The Finance Ministry recently announced a proposal for higher taxes for the electronic cigarettes industry.
The vaping trend emerged about 11 years ago, and today, the industry is allegedly worth RM2.27 billion.
It is projected that the industry will be worth RM10 billion in the next few years if the government supports it in one way or another.
The only benefit of having such an industry is that it can be a source of revenue for our country through high taxes, but this could be counterproductive if all that revenue goes down the drain with healthcare expenditures to treat vape- and smoking-related diseases.
Following a swathe of endorsements by social media influencers of a type of flavoured nicotine pouch, produced by British American Tobacco (BAT), the group wrote a letter to the chief execs of Facebook, Instagram, TikTok and Twitter demanding for an end to the practice. [...] Although BAT brands Velo as an alternative to cigarettes to help smoking addicts, none of the social media posts by influencers suggest or mention quitting, according to the Guardian.
Earlier this year BAT was found to have bet around £1bn on using the popularity of social media influencers to reach young people in countries including Pakistan, Sweden and Spain, [...]
A new study finds that Canada's ban on menthol cigarettes seemed to drive more smokers to quit, with overall cigarette sales dipping after the law took hold.
Researchers found that after menthol ban went into effect, sales of those cigarettes took an unsurprising plunge. But there was also a reduction in overall cigarette sales, of just under 5%.
The findings suggest that the ban is having its intended effect, said lead researcher Michael Chaiton, of the Ontario Tobacco Research Unit and the University of Toronto.
Adults who used electronic cigarettes had a 15% higher risk of having a stroke at a younger age when compared with adults who smoked traditional combustible cigarettes and despite the high risk of stroke with tobacco smoking, according to preliminary research [...] “The public needs to know that the safety of e-cigarettes have not been proved to be safe and should not be considered as an alternative to traditional smoking especially among people with existing risk factors such as history of heart attack, high blood pressure and high cholesterol,” said the study’s co-lead author Urvish K. Patel, [...]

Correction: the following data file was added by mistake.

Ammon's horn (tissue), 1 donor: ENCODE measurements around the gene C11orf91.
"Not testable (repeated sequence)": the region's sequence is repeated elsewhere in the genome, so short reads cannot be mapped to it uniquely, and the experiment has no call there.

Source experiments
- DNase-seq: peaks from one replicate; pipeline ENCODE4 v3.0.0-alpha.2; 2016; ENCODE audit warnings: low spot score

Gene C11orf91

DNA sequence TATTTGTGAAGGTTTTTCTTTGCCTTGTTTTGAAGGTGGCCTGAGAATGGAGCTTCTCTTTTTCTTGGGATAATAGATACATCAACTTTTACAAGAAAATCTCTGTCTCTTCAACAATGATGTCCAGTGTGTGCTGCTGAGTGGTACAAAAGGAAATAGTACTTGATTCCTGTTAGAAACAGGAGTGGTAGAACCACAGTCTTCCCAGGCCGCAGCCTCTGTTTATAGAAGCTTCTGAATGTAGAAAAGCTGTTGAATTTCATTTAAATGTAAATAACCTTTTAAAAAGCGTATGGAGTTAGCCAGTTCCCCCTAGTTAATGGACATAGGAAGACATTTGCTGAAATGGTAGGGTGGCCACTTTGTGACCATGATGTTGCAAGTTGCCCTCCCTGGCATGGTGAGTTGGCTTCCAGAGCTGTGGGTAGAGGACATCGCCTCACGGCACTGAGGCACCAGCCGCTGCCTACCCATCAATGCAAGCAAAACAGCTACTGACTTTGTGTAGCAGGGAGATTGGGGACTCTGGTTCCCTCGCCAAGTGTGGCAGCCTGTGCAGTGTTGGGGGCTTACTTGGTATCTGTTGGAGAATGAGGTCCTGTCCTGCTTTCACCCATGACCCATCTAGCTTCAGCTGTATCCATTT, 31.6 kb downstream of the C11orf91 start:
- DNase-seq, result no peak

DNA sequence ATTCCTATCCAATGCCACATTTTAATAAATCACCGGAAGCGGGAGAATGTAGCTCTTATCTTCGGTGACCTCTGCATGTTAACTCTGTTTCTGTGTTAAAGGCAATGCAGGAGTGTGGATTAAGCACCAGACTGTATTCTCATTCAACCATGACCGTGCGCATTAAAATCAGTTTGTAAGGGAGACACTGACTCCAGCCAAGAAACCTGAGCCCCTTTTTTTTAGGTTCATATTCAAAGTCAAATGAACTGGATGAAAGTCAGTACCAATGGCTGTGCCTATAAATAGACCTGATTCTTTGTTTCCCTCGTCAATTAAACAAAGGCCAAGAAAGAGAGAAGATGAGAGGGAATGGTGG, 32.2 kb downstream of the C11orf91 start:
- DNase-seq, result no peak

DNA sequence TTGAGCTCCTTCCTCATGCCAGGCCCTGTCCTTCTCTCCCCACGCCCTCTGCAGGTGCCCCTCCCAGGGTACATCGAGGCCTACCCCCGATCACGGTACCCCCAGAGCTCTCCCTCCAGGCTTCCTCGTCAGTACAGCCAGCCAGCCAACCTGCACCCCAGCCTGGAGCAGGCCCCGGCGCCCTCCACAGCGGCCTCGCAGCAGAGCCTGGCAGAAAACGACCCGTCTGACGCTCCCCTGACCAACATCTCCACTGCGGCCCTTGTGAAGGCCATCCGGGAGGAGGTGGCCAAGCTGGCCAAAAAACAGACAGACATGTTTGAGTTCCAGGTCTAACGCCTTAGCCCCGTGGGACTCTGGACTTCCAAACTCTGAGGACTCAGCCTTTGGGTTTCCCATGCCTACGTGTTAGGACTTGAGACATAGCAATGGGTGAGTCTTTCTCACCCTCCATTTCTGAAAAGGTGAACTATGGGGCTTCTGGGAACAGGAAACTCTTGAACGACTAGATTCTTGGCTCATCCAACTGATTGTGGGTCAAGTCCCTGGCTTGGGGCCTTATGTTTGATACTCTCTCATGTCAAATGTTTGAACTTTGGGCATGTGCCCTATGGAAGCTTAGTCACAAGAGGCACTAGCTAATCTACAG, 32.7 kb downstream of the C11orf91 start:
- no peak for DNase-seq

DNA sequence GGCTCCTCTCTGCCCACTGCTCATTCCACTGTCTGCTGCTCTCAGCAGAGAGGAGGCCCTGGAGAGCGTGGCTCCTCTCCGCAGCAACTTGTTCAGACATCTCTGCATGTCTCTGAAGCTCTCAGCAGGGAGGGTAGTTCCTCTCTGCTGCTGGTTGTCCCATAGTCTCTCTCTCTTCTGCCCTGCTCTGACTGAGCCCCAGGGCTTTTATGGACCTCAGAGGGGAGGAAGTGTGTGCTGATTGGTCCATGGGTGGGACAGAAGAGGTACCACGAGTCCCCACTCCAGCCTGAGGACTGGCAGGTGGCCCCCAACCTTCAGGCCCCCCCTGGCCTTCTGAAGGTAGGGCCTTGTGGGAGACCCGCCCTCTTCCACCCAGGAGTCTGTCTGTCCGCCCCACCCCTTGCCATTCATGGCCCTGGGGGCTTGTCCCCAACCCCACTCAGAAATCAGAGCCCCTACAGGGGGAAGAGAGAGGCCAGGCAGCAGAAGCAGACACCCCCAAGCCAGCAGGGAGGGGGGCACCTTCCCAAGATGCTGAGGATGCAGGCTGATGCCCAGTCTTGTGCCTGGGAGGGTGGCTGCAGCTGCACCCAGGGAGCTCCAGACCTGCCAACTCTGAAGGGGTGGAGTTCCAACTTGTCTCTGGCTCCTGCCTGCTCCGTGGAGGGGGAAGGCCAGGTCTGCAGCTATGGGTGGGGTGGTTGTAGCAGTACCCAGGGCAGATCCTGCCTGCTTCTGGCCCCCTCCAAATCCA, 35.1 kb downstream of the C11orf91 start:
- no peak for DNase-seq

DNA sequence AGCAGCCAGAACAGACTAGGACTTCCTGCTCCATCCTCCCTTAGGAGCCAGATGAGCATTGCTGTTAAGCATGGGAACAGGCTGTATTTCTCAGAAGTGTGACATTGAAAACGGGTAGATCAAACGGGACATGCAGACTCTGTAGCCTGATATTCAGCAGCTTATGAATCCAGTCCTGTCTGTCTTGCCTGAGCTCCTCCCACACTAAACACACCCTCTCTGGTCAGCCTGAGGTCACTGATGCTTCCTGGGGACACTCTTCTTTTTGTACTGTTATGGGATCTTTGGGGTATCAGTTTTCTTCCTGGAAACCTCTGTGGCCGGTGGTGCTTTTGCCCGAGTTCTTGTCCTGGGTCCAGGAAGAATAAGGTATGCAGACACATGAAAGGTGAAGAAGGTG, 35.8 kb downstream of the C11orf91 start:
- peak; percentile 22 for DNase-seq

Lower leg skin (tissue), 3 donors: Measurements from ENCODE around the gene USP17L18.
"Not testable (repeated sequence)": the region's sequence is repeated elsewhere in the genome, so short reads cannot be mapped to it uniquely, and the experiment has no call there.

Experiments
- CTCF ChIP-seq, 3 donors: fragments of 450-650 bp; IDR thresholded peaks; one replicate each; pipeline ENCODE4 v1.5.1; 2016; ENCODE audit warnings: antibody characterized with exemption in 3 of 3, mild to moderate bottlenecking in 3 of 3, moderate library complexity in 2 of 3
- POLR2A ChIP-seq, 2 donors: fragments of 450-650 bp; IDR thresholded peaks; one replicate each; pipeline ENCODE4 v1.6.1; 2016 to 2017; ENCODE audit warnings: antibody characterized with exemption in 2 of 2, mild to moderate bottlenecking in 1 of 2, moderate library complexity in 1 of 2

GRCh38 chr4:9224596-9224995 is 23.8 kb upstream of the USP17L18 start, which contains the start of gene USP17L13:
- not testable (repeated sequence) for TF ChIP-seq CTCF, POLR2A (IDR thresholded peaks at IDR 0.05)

On November 8, Representative Raja Krishnamoorthi (D-Illinois), the chair of the Subcommittee on Economic and Consumer Policy and a longstanding antagonist of tobacco harm reduction proponents, sent ominous letters to two companies that sell synthetic nicotine.
Krishnamoorthi asked Puff Bar, the disposable vape producer that has come under fire for alleged youth-centered marketing practices, and Next Generation Labs, the largest synthetic nicotine producer in the United States, to provide a bevy of information. [...]
District health boards are backing calls for rapid action on Aotearoa’s smokefree goals saying that otherwise Māori won’t get there for another 40 years.
New Zealand’s aspirational goal – announced a decade ago – aims to see smoking rates at less than 5 per cent by 2025 but the Government is yet to finalise its plan on how to get there as smoking related illnesses continue to kill thousands every year.
“We won’t get to a smokefree New Zealand unless we have a smokefree Māori population, and that won’t occur till 2060 at the current rates,” Nick Chamberlain, chief executive for Northland DHB and public health lead for the 20 health boards, said.
The Department of Health (DOH) on Wednesday disassociated itself from and opposed the “pro-tobacco industry statements” made by the Philippine delegation in an ongoing global conference on tobacco control in Geneva, Switzerland.
According to DOH, the Philippine delegation made statements that promoted the interest of tobacco industries, including those of vapor products and heated tobacco products, and described them as “salutary” and “source of good” during the ongoing the 9th Conference of Parties (COP9) to the World Health Organization Framework Convention on Tobacco Control (WHO FCTC).